There, I said it. I know every likes to pretend she’s a great thinker. And I know she’s likely to be the first woman Secretary of Defense. But I literally have never heard her say anything insightful. She’s just a straight-line proponent of conventional wisdom. She has an op-ed in the Washington Post today bashing “outmoded government.” She writes:
The second wrong move would be making deep cuts in government spending without fundamentally rethinking and transforming how government does business. While the federal government has a dedicated workforce that provides a number of essential functions and services to taxpayers, no one would argue that it is a model of efficiency or effectiveness. Indeed, many federal agencies and their core business practices were designed in the 1950s and 1960s. Even agencies that have gone through periods of reinvention remain years behind the private sector in terms of performance and efficiency.
In the past decade, the most competitive and successful U.S. companies have fundamentally transformed how they do business. They have adopted new strategies to cope with a more complex, dynamic and uncertain environment. Many have gone through a process of “delayering” to streamline and empower their organizations. They have leveraged new information technologies to enhance performance, agility and competitiveness while reducing cost. And they have made strategic investments in human capital and talent management to improve performance and foster the next generation of leaders.
While some federal agencies have made good-faith attempts to become more efficient, most still carry the dead weight of unnecessary overhead, outmoded business processes, infrastructure that is no longer aligned to their mission, and underperforming organizational structures.
So, um, bullshit. Anyone who has worked in government does indeed know that there are a lot of inefficiencies. There is a lot of waste and generalized stupidity. But guess what? There is even more of that in the private sector. The notion that the private sector is more efficient generally is simply not empirically supportable.
Whether the issue is health care or, say, private vs. public prisons, there is just no compelling evidence that the private sector is more generally efficient. You’d think it would be. After all, the profit motive ought to generate more efficiency, but the reality is that while corporate management has a fiduciary responsibility to shareholders or owners in principle, in practice management is just as concerned with maximizing its own rewards.
Business justify all sorts of things on “efficiency” grounds. Business class travel and corporate jets supposedly allow managers to be more rested and work on the go and so on, but really it is about comfort and prestige, not efficiency. Lavish retreats supposedly promotes better communication and teamwork, but really is mostly about getting a paid vacation. Expensive office space and furnishings are supposed to reassure clients and set a tone of quality, but really just make more enjoyable places to work. And, of course, outsized salaries for CEOs and other senior managers are supposed to be about attracting top talent, and yet are often divorced from any objective measure of performance.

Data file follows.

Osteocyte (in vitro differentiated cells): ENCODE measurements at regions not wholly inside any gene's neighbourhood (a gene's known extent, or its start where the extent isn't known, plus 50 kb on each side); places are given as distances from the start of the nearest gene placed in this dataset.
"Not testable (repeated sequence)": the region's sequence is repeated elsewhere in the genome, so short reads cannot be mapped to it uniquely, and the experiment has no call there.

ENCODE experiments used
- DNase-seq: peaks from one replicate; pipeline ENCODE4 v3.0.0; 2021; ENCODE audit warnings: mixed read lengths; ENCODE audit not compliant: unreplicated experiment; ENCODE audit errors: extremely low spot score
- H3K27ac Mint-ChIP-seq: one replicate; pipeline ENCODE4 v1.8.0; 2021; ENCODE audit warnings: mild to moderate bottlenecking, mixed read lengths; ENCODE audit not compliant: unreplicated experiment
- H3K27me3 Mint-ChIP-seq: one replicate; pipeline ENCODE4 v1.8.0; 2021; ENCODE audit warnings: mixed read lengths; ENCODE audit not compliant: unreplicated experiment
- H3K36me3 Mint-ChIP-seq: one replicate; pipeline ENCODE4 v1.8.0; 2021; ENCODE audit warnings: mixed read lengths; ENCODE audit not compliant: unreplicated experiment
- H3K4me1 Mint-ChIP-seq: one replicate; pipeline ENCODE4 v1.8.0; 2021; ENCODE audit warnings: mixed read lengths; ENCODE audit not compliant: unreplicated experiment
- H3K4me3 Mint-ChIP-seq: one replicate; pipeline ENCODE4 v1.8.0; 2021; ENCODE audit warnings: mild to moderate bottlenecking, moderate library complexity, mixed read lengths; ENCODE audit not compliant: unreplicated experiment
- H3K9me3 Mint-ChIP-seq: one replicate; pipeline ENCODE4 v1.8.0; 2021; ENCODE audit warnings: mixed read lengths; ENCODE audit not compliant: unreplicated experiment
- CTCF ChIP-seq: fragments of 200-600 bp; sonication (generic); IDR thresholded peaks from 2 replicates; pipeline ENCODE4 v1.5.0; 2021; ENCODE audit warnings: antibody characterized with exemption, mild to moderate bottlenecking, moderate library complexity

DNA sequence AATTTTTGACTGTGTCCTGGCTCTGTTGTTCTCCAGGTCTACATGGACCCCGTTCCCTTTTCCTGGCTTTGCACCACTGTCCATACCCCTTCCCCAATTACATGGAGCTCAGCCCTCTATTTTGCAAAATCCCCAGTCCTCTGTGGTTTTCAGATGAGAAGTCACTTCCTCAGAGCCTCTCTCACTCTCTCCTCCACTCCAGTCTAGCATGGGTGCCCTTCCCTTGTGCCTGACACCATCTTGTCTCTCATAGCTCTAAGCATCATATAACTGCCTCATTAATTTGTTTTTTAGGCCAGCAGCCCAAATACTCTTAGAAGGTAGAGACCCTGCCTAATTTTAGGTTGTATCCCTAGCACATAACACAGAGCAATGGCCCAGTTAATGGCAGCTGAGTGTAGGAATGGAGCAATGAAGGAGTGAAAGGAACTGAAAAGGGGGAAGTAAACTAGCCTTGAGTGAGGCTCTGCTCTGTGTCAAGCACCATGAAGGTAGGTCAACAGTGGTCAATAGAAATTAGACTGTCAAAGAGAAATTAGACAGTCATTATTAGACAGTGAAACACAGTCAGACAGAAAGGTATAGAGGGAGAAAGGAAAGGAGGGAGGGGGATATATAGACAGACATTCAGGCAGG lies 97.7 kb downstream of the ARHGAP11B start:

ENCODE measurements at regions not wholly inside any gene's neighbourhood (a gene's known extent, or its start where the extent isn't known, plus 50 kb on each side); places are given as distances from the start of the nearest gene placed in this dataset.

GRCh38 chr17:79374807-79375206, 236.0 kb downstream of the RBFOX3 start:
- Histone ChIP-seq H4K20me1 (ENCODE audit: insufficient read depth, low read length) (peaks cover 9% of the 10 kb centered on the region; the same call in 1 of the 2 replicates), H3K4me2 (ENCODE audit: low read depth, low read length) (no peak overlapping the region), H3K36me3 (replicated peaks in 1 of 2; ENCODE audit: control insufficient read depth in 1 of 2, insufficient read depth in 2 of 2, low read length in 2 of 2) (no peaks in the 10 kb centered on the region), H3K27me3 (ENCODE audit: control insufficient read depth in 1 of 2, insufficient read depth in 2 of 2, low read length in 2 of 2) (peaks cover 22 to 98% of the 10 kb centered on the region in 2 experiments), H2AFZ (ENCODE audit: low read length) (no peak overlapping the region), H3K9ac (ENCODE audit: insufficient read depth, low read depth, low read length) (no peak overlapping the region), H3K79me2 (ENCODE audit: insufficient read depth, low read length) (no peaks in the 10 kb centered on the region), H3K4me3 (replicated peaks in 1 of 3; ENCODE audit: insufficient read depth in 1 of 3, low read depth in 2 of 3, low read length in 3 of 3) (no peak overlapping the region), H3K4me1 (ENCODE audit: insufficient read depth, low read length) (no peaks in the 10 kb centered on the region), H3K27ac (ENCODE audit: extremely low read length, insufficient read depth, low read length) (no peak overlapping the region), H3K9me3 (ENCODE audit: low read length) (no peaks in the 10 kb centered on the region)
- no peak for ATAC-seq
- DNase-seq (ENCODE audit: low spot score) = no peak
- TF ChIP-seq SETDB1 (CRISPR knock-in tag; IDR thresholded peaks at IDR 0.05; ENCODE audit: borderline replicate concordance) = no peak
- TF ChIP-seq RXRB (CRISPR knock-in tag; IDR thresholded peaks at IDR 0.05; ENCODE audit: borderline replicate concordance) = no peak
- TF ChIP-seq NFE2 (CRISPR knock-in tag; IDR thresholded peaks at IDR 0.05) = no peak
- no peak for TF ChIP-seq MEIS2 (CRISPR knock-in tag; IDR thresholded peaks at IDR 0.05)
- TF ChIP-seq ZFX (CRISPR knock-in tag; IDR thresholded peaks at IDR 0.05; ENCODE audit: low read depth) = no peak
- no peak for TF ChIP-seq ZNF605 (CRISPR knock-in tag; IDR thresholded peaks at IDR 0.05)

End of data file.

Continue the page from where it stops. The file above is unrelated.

The idea that the private sector is efficient and adept at cutting waste, fraud, and abuse is just one of the empty zombie concepts that VSPs mouth mindlessly. But actually demonstrating private sector efficiency turns out to be hard to accomplish, and if you actually look at the excesses of the private sector in terms of spending on luxuries and outsized senior compensation it should be pretty obvious that the claim of efficiency is largely an empty assertion.
Flournoy just came out of government. As Under Secretary of Defense for Policy, her salary as a Level III Executive Schedule was $165,300. I’m pretty willing to be she makes a heck of a lot more as a “senior adviser at Boston Consulting Group.” But BCG is, by definition, more efficient. Did she get smarter? Is she working harder now? She’s apparently generating more value added now, right? I know that is just a little gotcha, but it is the kind of thing that might make a person think a little… if they weren’t so wedded to conventional wisdom that is.
So Michele, actually, I would argue that government “is a model of efficiency or effectiveness,” at least compared with the massive systematic waste and general incompetence demonstrated by many, many entities in the private sector.
Also, too…Michele, maybe this isn’t the smartest time in the world to be mouthing Romney-Ryan-style idiocies about how outmoded the public sector is. Remember, no matter how much you kiss ass, you’re still not gonna be Sec Def in a Republican Administration.